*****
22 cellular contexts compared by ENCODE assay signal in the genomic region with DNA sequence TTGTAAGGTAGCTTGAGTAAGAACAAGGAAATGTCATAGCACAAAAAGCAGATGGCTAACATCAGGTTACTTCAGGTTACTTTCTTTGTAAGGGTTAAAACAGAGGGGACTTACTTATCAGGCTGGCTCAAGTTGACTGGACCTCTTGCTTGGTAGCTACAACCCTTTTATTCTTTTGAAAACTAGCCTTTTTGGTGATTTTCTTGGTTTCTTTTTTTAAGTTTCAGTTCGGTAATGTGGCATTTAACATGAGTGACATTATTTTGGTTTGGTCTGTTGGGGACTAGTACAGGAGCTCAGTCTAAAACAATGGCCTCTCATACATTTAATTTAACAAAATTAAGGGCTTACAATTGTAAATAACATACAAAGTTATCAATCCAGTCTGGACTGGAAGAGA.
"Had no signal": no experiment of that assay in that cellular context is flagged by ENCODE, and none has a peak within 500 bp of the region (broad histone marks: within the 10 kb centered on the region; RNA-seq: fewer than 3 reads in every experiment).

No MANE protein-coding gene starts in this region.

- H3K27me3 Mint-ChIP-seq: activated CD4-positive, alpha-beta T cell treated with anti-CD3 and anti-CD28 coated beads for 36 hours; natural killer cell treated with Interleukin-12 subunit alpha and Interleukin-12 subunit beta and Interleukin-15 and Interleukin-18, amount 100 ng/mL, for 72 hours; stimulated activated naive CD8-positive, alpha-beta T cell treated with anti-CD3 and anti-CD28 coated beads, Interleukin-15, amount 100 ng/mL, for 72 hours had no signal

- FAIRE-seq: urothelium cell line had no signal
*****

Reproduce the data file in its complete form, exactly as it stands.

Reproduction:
22 cellular contexts compared by ENCODE assay signal in the genomic region with DNA sequence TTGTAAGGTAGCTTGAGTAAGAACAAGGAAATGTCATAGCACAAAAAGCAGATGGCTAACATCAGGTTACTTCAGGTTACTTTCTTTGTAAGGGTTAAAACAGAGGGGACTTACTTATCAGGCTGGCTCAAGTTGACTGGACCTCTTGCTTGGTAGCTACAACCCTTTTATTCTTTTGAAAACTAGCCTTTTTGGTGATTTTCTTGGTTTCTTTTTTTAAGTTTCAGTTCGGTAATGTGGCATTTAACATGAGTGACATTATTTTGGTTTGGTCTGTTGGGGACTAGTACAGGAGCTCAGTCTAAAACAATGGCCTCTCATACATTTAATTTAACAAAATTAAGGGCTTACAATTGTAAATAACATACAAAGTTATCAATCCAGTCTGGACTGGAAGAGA.
"Had no signal": no experiment of that assay in that cellular context is flagged by ENCODE, and none has a peak within 500 bp of the region (broad histone marks: within the 10 kb centered on the region; RNA-seq: fewer than 3 reads in every experiment).

No MANE protein-coding gene starts in this region.

- H3K27me3 Mint-ChIP-seq: activated CD4-positive, alpha-beta T cell treated with anti-CD3 and anti-CD28 coated beads for 36 hours; natural killer cell treated with Interleukin-12 subunit alpha and Interleukin-12 subunit beta and Interleukin-15 and Interleukin-18, amount 100 ng/mL, for 72 hours; stimulated activated naive CD8-positive, alpha-beta T cell treated with anti-CD3 and anti-CD28 coated beads, Interleukin-15, amount 100 ng/mL, for 72 hours had no signal

- FAIRE-seq: urothelium cell line had no signal